Which Fabrics are difficult to sew

It’s tough spotting difficult to sew fabrics in the perfect color and pattern you adore. Beginners struggle with these fabrics, leaving only experienced sewers satisfied with their creations.

Here are 4 difficult to sew fabrics that I think beginner sewers should stay away from, just until they have more experience at sewing.

Satin Fabrics.

Satin fabrics are beautiful.  It’s so silky and shiny and rich looking.  Who can resist it?  You probably should.

Satin, though stunning, presents a challenge due to its slick nature. It tends to slip through fingers and across surfaces, making it hard for beginners to manage. Even pinning it or keeping two pieces together can be tough. Utilizing a Walking Foot can aid in stabilizing the fabric during sewing, preventing unwanted movement.


Knit Fabrics.

The versatility of knit fabric lies in its stretchiness, making it ideal for various sewing projects. However, for beginners, working with stretchy knits can be a bit challenging. They present two main issues: pulling or tugging can cause puckering, while the fabric may gather and create lumps in areas where a flat lay is desired, such as the shoulder region. It’s advisable to start with simpler fabrics until you gain more confidence in your sewing skills.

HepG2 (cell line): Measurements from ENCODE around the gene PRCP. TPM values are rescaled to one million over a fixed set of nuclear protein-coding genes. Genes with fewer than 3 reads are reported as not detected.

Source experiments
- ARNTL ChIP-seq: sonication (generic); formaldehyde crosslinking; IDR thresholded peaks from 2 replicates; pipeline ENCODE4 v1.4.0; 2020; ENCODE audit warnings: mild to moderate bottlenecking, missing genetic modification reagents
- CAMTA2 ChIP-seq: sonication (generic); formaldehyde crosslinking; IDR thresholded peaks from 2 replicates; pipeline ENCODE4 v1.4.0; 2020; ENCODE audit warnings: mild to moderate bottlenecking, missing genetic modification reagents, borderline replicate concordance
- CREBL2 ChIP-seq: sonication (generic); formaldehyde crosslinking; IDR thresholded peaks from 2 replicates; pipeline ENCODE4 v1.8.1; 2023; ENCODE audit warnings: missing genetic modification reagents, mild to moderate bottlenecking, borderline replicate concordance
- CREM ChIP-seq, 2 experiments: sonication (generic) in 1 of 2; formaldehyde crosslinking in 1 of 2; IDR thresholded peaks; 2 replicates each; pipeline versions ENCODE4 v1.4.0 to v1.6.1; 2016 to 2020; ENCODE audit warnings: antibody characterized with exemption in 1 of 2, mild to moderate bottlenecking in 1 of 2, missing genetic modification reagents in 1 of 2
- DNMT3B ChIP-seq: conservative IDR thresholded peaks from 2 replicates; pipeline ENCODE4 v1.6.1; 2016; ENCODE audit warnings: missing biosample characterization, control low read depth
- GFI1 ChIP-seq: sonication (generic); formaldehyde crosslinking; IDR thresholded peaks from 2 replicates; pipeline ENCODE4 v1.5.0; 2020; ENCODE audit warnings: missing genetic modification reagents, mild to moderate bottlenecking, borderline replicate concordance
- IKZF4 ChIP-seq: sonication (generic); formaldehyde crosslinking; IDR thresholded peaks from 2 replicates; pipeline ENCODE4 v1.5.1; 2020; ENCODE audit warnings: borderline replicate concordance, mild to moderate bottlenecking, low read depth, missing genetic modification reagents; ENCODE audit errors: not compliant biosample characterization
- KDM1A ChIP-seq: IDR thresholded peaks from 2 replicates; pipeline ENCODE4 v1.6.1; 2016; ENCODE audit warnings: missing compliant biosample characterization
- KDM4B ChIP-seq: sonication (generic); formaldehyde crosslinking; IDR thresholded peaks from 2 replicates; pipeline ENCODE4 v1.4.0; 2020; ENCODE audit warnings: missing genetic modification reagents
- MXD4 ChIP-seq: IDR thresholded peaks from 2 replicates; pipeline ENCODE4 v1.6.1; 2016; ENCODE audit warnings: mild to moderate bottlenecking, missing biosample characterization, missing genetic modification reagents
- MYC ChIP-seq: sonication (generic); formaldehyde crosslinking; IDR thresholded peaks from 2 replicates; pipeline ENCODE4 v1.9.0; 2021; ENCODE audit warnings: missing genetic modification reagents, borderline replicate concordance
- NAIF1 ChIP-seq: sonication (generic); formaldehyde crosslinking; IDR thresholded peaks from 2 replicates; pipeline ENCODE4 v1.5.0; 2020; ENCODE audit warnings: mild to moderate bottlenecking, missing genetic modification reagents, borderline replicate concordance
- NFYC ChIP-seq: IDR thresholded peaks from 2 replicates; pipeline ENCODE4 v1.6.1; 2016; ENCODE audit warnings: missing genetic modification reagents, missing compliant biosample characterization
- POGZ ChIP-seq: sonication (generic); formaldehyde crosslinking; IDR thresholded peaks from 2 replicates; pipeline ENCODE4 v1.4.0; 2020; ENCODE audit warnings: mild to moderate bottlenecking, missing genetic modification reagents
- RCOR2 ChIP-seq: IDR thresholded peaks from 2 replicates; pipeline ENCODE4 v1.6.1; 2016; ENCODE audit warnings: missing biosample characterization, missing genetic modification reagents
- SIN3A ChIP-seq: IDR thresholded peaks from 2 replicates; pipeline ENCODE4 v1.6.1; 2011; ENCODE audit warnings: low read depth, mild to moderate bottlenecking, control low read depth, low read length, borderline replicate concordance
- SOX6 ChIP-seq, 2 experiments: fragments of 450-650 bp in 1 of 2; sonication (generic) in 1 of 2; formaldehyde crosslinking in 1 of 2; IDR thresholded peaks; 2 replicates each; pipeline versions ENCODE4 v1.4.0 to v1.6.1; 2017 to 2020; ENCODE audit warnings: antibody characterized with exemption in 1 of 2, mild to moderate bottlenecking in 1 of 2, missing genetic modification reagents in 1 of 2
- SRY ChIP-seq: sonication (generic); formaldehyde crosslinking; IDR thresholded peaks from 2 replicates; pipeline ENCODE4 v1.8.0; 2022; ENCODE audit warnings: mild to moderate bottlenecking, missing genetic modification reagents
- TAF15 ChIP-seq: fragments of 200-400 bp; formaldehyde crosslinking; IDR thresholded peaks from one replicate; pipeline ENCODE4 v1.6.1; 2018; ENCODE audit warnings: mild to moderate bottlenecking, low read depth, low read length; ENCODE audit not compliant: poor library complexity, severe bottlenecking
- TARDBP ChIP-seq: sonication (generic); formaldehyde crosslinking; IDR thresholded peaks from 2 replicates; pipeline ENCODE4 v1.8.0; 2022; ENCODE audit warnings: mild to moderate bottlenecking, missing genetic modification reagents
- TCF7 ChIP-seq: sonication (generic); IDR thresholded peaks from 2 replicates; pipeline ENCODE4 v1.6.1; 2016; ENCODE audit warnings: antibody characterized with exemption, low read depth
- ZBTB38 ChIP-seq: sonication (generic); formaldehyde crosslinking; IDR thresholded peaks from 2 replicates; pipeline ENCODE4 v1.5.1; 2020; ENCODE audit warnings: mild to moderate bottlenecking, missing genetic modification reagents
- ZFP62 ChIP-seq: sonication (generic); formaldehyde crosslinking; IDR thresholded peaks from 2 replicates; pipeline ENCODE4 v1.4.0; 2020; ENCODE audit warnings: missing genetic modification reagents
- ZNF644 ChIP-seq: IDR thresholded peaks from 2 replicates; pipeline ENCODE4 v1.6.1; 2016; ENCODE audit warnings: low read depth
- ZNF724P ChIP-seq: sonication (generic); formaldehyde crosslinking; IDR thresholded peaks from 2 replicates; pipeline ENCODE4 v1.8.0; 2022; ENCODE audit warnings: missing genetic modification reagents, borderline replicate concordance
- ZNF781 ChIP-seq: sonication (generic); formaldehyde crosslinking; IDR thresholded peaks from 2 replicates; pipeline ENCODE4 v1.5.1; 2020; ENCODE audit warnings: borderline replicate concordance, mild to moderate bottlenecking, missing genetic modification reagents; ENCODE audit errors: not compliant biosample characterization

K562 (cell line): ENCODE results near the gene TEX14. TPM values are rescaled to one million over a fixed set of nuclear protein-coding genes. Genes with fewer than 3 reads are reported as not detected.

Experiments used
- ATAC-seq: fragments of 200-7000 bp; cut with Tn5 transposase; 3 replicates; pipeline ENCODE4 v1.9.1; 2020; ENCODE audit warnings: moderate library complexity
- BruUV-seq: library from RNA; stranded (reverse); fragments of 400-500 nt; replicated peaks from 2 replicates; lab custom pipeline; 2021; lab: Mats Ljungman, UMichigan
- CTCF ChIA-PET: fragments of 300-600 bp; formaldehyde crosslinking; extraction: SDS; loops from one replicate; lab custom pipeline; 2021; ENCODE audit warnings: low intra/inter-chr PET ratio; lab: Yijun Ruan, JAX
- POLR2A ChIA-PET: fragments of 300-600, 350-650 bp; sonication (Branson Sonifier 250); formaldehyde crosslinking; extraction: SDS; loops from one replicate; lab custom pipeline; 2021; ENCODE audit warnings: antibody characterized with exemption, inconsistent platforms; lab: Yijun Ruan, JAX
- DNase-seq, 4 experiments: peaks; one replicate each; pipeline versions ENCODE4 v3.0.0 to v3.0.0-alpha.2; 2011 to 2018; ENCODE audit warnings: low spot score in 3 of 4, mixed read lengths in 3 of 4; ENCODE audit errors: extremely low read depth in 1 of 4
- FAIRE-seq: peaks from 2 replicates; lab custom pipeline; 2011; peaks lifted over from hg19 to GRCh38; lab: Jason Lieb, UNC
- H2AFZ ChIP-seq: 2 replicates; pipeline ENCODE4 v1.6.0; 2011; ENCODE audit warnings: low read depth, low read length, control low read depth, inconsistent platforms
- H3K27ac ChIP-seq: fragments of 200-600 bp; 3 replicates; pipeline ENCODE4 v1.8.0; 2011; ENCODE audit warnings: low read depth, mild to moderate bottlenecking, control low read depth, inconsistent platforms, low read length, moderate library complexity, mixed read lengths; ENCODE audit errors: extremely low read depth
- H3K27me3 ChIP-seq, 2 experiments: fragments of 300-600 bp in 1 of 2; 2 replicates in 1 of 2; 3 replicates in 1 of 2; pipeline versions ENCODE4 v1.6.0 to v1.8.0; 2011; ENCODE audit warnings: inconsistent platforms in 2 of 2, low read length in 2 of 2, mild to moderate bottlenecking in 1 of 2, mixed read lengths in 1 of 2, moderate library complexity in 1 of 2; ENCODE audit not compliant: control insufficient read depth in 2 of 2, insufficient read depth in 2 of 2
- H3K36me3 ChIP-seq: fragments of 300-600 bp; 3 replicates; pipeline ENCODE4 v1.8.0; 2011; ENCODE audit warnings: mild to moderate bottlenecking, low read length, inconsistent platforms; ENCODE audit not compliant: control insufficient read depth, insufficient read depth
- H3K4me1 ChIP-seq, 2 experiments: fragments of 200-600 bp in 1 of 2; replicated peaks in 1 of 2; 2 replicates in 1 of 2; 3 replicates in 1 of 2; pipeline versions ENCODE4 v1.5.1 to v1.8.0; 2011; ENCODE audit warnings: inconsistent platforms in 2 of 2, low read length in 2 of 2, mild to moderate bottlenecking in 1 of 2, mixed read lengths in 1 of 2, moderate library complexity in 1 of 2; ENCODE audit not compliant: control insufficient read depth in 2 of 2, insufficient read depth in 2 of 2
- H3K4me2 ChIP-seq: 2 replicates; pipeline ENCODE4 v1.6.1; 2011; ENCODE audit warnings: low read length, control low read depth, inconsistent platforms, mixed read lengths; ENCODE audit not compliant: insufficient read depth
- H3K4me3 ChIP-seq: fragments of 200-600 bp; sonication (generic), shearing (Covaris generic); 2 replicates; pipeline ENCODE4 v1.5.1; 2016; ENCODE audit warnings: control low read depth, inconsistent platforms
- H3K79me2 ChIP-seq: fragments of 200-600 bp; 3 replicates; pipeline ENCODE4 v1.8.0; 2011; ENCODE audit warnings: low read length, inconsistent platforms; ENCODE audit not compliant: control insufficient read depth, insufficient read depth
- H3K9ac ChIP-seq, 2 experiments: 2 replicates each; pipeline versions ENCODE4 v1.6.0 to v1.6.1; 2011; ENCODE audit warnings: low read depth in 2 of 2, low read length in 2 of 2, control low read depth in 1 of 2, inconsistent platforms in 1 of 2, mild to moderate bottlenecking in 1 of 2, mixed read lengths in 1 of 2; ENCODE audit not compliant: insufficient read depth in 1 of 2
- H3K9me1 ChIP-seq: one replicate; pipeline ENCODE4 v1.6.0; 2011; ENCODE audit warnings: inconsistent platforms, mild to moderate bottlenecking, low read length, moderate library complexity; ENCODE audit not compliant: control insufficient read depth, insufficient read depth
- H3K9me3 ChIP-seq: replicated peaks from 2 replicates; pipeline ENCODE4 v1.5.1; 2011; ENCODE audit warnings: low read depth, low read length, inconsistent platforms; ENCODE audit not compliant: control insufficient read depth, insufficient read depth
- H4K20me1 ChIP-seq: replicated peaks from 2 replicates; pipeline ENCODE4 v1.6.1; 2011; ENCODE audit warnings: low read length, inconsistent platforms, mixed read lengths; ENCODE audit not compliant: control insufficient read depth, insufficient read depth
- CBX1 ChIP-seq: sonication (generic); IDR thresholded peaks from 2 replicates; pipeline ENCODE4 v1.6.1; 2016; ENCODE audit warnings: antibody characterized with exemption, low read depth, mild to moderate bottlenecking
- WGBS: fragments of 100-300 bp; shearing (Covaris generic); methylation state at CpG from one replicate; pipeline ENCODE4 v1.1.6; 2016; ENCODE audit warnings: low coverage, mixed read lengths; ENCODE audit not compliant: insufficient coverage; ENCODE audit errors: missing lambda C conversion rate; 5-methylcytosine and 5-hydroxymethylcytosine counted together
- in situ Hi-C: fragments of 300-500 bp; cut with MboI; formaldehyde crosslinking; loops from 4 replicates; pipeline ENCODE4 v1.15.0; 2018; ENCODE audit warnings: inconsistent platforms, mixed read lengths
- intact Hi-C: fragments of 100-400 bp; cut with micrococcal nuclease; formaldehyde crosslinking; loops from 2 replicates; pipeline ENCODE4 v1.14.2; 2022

Denim, despite its popularity, poses a significant challenge for sewing enthusiasts. Working with denim requires the correct thread, needles, and presser foot due to its thickness, which can strain sewing machines if not properly equipped. Even with the right tools, denim is notorious for breaking needles and causing the presser foot to tilt, placing undue stress on the needle. Moreover, denim is prone to fraying, making it an unsuitable choice for beginners who haven’t mastered seam finishes.


Chiffon/Organza/Sheer Fabrics

Sheer fabrics, such as chiffon and organza, present similar challenges to delicate textiles due to their slippery nature. Their transparency highlights even the slightest imperfection, demanding exceptional sewing skills. The most daunting aspect of working with sheer fabrics is stabilizing and cutting them accurately. Maintaining tension while cutting is crucial, often requiring cutting through one layer at a time. For instance, when sewing chiffon, avoiding folds in the fabric involves creating two pattern pieces, taping them together, and then cutting them out. If this process seems confusing, it indicates a lack of readiness to sew sheer fabrics.


Walking foot

A walking foot can help with slippery and sheer fabrics you can read all about it here Click here